Print started the coupon revolution. Smartphones are mobilizing it.
Retailers and consumer packaged goods companies in the United States spend billions of dollars printing coupons to incentivize consumers to shop. What is surprising, though, is that 99 percent of these coupons are never used. That's right: shoppers only find 1 percent of the coupons delivered to them to be of any value. Scratch the surface and you find three reasons why the conversion rate for print coupons is so low.
First, the nature of print is that it is often delivered in an impersonal mass distribution. Coupons are published in daily, weekly or monthly publications, hoping that the coupon will catch the attention of someone somewhere. Second, the coupons are not personalized at all. John gets the same coupon as Jane even though their income level, gender, shopping habits and interests are worlds apart. Finally, for coupon marketing to be effective, we need to know where the shopper is in her shopping journey. A shopper comparing products needs to be engaged in a different way than a shopper exploring whether she needs the product at all. Print coupons, by their nature, are unable to create this differentiation.
Enter the smartphone. Smartphones offer retailers the opportunity to directly engage with their customers in a highly-personalized way, and in real time. And both these factors drive higher coupon conversion rates. As a recent Nielsen report stated, the market penetration for smartphones is at 61 percent and increasing. It's a marketing platform retailers can't afford to ignore.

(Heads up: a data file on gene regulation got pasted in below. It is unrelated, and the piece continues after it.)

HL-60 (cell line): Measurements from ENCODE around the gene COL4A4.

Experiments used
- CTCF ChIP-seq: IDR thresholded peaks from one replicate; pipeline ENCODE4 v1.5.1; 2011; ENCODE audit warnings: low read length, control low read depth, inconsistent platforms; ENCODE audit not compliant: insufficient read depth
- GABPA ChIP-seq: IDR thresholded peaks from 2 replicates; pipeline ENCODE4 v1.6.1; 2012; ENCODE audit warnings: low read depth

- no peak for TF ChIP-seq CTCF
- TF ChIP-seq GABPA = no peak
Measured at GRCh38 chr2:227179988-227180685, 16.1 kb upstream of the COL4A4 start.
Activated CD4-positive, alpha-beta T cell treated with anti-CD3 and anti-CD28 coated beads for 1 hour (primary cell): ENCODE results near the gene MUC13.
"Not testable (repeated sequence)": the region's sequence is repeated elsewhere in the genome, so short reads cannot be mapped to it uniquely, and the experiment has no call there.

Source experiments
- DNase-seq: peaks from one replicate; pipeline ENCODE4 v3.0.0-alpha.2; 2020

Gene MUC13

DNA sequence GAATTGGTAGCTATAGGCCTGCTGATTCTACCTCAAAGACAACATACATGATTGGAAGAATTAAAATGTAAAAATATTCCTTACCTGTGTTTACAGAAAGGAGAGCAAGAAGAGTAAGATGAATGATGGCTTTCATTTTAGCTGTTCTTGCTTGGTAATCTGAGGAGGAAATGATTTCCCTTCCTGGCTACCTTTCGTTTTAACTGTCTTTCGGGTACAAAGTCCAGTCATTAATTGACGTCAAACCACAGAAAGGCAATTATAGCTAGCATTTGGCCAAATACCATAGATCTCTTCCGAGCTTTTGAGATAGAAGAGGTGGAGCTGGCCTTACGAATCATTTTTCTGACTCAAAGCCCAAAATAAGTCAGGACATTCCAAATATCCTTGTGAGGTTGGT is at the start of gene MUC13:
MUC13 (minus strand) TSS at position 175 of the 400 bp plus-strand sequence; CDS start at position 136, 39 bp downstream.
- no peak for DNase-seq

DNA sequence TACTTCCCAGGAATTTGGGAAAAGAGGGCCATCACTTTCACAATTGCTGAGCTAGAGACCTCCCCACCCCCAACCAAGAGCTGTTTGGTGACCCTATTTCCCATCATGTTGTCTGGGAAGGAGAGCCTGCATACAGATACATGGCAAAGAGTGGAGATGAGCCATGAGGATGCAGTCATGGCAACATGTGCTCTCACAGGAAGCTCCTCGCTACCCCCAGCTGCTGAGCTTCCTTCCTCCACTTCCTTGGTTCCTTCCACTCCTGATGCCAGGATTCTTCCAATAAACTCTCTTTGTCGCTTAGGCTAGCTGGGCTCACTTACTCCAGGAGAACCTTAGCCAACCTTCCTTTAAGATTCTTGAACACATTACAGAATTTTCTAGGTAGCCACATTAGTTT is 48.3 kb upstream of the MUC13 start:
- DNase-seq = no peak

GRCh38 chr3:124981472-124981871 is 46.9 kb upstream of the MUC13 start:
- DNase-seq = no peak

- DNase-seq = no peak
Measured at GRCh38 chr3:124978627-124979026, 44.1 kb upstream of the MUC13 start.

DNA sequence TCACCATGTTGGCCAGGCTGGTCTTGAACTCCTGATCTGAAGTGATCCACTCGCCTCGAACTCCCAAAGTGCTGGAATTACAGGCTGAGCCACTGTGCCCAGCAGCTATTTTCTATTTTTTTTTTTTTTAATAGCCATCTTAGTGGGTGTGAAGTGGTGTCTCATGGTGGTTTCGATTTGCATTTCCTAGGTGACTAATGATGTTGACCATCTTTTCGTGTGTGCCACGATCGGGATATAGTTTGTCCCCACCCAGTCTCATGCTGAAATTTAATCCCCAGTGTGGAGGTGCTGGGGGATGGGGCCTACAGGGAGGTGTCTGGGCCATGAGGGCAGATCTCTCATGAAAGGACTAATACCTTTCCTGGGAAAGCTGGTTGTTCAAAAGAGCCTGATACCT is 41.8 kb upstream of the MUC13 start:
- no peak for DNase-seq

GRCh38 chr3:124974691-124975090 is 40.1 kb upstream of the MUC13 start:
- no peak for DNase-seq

Retailers have a wealth of customer data in their loyalty and membership databases, but were limited in their ability to offer personalized promotions due to the delivery platforms available. For example, in-store promotions are the same for every shopper that walks into the store. Smartphones solve this challenge by providing a platform for retailers to engage with their shoppers one-on-one. By using loyalty and membership data, a promotion may be created for Suzie – and Suzie's smartphone enables the tailored promotion to be delivered to her. The net effect of this process is a higher redemption rate and of course, a happy Suzie!
Mobile coupons deliver the highest return when the right promotion is delivered to the right person at the right time and place. Smartphones go wherever the consumer goes. They are with the shopper at home, at work, when approaching a mall, when inside a store and so on. A shopper's journey can begin at any of these points, and there is a high probability that a shopper will use her smartphone at some point during this journey. This could be Suzie creating a shopping list on her smartphone at home or using her smartphone to check competitor prices when inside a store. In such cases, (after the customer has accepted the retailer's terms and conditions) the smartphone provides the retailer the option to use mobile coupons as a strategic tool. Retailers can create up-sell or cross-sell opportunities based on the products in the shopping list or take more tactical actions by offering a counter-promotion to shoppers browsing competitor sites when inside the store.
Mobile couponing can help retailers increase basket size by increasing conversion rates. When targeted, offers can have redemption rates as high as 15 percent to 30 percent, but the truth is that only a tiny fraction of offers today are targeted.
With the smartphone, every customer could be given a personalized offer - at the time she most needs it. Imagine that!
Rohan Suri leads the next generation retail solution practice in Asia Pacific for Motorola Solutions and has more than 10 years of experience in product development and product management.